Social engineering is the art of manipulating, influencing, or deceiving you in order to gain control over your computer system. The perpetrator might use the phone, email, the post, direct contact or a combination thereof to gain illegal access to your information.
Educating your employees is the key. Even if you have the right technical solutions in place, nothing is ever fool-proof or immune to human error. But training your staff to identify a malicious email can prevent them from taking action that harms your network.
Let’s examine some of the red flags of a potential social engineering email attack.
Things to look out for in the email sender field
- If you do not recognise the sender’s email address as someone you ordinarily communicate with, but their email suggests otherwise, it might be a red flag for malicious attack.
- The email is from someone outside your organisation and not related to your job or responsibilities.
- If an email is sent from inside your organisation or from a customer, vendor or partner and is very unusual or out of character. An attacker may try to appear as an existing contact so that you are more likely to open their email. Sometimes the sender name might be be correct but the domain can appear spoofed.
- An example would be ‘[email protected]’ versus ‘[email protected]’, which at a glance looks almost identical but the ‘i’ is actually an ‘L’.
Things to look out for in the subject line
- Did you get an email with a subject line that is irrelevant or does not match the message content?
- Is the email message a reply to something you never sent or requested? A classic example is the support scam, and appears in many varieties. It’s commonly used by cybercriminals impersonating Netflix or Apple, and asks users to update their payment details or risk their account being suspended.
Things to look out for in the email content
- One of the most classic giveaways is when the content of the email has bad grammar or spelling errors, indicating it was translated with an online translation service.
- Is the sender asking you to click on a link or open an attachment?
- Is the attached file the correct extension? If you expect to receive a PDF and the attached file is an .exe or .zip file, it should be seen as a big red flag and indicates the attachment is hiding a malicious intent.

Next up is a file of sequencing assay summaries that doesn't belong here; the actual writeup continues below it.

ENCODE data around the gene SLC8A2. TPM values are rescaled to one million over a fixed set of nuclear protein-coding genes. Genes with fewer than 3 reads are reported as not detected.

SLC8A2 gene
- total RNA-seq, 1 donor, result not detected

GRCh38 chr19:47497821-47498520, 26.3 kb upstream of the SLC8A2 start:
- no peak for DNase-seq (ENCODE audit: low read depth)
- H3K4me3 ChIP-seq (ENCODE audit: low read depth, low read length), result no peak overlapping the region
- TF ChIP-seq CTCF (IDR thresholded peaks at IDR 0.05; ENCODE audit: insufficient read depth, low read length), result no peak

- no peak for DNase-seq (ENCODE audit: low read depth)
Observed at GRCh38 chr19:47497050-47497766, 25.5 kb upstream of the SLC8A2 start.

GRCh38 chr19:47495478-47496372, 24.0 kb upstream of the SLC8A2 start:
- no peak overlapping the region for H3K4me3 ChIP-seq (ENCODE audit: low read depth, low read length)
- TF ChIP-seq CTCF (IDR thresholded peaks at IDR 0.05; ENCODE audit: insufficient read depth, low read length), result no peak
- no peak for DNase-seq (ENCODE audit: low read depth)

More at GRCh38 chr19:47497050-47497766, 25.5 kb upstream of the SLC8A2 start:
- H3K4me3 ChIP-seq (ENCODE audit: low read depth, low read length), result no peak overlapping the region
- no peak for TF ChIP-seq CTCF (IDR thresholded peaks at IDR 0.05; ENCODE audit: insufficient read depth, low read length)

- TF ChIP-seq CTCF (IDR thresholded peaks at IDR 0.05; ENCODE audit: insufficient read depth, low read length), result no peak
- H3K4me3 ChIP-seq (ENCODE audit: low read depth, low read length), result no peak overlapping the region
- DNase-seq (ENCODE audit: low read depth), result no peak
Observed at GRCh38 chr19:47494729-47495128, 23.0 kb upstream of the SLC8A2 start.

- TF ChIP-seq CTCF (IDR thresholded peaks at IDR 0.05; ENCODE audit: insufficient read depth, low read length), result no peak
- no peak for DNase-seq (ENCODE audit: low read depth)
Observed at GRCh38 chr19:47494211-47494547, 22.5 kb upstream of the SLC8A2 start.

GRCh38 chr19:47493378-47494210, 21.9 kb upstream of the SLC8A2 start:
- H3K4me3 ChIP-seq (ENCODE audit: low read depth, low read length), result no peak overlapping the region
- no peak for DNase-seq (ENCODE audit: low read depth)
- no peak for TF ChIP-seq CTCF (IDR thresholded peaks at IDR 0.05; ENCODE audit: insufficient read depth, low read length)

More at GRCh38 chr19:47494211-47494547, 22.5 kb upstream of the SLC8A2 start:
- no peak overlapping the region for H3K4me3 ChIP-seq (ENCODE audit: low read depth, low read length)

Here’s a quick rundown of the most common file extensions:
|Office Word||.doc or .docx|
|Office Excel Spreadsheet||.xlsx|
|Office PowerPoint||.ppt or .pptx|
|Compressed file||.zip or .rar|
- Is the sender asking you to click a link that seems odd or illogical? In some cases they might urge you to ‘take action immediately’ to invoke a sense of urgency or importance. If a link asks you to sign in, be sure to double check the URL and ensure you’ve been directed to the right location.
- Likewise you should be wary of malicious URLs containing letters that can look like others in an attempt to trick you to believe it’s the correct URL. An example of this is ‘rn’ that can come off as ‘m’ or ‘vv’ imposing a ‘w’. A safe step is to always navigate to the login page by doing it yourself.
- If a hyperlink is masked as ‘click here’ or ‘log in page’ it means they could direct you to a different URL to what you would expect and steal your information if you were to type it into the fraud website. If you are suspicious of a hyperlink, hover your mouse over the masked text and the URL will appear in the bottom right corner of your browser window.
What to do if you get scammed?
If you have entered your password into any website that you believe to be an attempt at social engineering fraud, you should promptly change your password. It may be convenient to use the same password for multiple services, however doing so means that a potential hacker needs to only need to get hold of one password to access all of your accounts.
If you’re looking to stay even safer, a lot of services allow for two step verification making it near impossible for hackers to get into your account.
If you’ve entered your bank or card details into any website that you believe is an attempt at social engineering fraud, contact your bank or card issuer and explain the situation.
Often people choose not to report the fraud because they’re embarrassed about falling for a scam. Some people believe that online fraud is not as serious as other crimes. This is not the case, and it should be taken just as seriously.
The UK’s national fraud reporting centre, Action Fraud, suggests that you always report fraud and cyber crimes. It ensures the correct crime reporting procedures are followed, and can prevent others from going through the same experience.
You can report a cyber crime at https://www.actionfraud.police.uk/report_fraud
Remember, always think before you click!
Our Quick Guide to Cyber Security has more helpful information like this. For practical tips you can apply to your business right away, grab your copy.